Frost gives chills to opposing teams

Photo by Tiffany Wintz @tiffw96 on Twitter

If you’ve been watching baseball for a long enough time, you’ve probably heard the term “dirt-bag.” Dirt-bag is a complimentary term used to describe a player who does more with less. The dirt bag hustles on every play, he stays mentally engaged, he leaves it all out on the field, and when the game is over, he walks off with a soiled uniform; the dirt symbolizing the battle scars of a valiant effort, win or lose. In 2018 the Kannapolis Intimidators right-fielder Tyler Frost exhibited all of those traits. He did more with less, leading the Intimidators in home runs with 18 in spite of his smallish 5′ 10″ 17o pound frame. He always hustled, displayed high energy, and did whatever it took to help his team win. Tyler Frost is a throwback, he looks as if he walked out of the cornfield to join a pick-up game in the movie Field of Dreams.

Tyler Frost has been a baseball over-achiever for a very long time. Playing prep baseball at Greenway High School in Phoenix, Frost garnered national attention by winning Arizona’s Gatorade Player of the Year award following a season in which he pitched his way to a 12-1 record with a microscopic 0.26 ERA while hitting .406 with 7 HR and 42 RBI. His team finished 29-4 and won the Division II state championship. On the strength of his pitching, Frost earned a scholarship to Gonzaga where he proved his bat was also capable of being a game changer. During his junior year he led the Zags in HR (9) RBI (38) and R (41). The Chicago White Sox selected Frost in the 15th round of the 2017 draft and rewarded him with a 75K signing bonus before assigning him to the rookie league affiliate in Great Falls.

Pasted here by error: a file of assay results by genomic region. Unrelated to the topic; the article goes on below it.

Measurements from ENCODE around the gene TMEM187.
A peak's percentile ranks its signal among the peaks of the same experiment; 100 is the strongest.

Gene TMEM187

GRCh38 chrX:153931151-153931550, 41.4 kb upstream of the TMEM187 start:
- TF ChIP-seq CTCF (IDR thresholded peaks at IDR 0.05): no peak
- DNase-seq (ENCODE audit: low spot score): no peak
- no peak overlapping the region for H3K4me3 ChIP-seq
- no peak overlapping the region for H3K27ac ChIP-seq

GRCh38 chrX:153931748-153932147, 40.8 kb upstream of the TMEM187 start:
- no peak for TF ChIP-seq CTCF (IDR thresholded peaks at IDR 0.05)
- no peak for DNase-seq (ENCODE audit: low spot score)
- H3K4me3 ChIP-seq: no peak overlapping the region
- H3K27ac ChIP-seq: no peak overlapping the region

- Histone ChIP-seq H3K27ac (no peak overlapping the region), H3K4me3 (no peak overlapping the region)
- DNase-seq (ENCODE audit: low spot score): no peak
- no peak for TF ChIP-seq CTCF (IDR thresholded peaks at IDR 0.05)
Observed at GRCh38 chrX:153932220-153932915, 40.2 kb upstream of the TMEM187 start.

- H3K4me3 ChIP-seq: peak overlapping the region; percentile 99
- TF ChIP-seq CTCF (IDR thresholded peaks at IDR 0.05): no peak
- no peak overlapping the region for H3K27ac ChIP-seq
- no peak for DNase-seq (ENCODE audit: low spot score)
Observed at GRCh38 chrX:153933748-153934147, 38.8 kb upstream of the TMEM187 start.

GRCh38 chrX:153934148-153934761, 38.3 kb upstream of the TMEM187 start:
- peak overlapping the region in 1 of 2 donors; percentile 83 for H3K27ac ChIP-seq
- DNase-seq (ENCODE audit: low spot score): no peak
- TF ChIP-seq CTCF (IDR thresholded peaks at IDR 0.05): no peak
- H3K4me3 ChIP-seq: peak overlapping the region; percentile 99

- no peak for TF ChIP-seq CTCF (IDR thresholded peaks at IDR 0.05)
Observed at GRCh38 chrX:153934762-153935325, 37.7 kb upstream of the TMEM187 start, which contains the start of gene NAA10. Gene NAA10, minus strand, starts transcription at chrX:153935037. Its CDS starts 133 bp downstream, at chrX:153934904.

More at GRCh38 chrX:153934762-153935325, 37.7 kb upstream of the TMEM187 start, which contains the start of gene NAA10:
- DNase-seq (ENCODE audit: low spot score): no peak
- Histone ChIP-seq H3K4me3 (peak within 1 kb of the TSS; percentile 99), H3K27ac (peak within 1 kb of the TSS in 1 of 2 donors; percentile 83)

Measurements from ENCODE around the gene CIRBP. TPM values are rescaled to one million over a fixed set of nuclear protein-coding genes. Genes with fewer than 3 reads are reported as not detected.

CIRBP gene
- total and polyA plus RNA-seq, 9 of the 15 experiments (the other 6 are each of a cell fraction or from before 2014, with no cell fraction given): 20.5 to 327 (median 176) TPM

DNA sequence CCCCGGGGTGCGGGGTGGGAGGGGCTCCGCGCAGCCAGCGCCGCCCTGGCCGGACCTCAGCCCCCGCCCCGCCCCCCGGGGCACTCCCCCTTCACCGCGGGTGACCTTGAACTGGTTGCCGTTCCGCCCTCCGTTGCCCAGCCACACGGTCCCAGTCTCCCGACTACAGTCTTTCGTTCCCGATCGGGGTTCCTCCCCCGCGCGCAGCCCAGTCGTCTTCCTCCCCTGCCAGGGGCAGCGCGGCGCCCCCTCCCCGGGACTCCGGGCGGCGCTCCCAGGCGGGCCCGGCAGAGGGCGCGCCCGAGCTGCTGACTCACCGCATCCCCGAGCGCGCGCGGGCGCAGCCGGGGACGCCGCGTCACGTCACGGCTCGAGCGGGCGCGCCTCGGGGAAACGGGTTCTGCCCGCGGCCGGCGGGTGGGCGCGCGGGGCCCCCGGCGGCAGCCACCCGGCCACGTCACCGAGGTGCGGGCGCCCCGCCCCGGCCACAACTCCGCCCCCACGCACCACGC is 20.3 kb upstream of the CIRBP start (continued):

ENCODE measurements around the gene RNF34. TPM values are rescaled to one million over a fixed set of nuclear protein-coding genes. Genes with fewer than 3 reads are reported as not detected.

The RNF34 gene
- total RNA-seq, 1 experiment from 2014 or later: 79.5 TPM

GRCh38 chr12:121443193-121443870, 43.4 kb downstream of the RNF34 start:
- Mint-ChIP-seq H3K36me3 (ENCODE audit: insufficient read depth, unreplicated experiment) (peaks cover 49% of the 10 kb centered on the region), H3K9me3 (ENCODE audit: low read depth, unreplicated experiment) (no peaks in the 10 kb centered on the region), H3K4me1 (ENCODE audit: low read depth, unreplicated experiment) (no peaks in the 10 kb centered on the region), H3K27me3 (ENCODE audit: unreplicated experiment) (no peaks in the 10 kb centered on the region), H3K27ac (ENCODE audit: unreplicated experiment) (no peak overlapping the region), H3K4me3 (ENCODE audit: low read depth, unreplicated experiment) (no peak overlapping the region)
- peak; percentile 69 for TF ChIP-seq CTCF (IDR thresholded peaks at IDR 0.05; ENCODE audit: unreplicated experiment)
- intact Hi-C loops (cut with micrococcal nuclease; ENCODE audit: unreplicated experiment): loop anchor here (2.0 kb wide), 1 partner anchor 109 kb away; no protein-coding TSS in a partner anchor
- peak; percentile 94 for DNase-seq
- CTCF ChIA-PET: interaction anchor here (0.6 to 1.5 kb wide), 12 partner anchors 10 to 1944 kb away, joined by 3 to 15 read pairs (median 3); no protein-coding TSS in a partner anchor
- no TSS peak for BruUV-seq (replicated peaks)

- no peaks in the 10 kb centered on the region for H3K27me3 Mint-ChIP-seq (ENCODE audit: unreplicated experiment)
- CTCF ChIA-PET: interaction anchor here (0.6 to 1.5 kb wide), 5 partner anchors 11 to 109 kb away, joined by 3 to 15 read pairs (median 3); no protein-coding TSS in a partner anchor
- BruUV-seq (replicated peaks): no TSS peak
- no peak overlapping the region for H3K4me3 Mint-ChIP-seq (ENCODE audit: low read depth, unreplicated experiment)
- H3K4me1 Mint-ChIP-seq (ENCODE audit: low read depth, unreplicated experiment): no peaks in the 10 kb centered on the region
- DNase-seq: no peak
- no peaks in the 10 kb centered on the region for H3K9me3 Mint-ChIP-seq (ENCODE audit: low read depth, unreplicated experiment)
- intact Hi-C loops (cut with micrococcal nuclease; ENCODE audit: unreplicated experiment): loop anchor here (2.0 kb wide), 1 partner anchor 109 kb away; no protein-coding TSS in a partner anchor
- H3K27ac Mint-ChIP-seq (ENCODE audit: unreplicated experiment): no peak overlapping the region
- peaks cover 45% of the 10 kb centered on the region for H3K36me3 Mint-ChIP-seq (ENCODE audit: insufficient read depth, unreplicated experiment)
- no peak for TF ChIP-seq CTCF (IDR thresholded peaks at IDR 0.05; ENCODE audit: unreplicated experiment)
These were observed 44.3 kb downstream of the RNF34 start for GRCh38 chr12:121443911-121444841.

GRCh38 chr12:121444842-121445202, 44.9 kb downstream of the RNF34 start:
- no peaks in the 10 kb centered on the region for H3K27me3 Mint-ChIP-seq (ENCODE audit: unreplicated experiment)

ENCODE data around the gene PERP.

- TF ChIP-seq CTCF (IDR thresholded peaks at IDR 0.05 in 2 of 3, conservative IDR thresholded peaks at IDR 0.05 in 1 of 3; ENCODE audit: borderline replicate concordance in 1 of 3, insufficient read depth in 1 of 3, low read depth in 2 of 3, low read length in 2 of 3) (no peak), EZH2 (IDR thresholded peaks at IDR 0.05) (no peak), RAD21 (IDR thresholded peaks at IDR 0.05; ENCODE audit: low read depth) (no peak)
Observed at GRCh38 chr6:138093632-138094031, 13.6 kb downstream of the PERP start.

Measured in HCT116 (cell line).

After having tremendous success in both high school and college, his numbers were a little more down to earth in professional baseball (.261 AVG .335 OBP 4 HR 26 RBI in 32 games at Great Falls). Frost reflected on the experience, “Going from college to the pros is definitely humbling. Everyone at this level has the skill and the tools, what separates us as players is the mindset and consistency.” He also recalled some words of advice he received from Aaron Rowand about riding the baseball roller-coaster. “One day you’re at the top with no worries and the baseball looks as big as a beach ball, then all of a sudden you find yourself at the bottom looking straight up thinking there’s no way to get back up there. The goal is to stay on an even keel and focus on one at bat at a time.”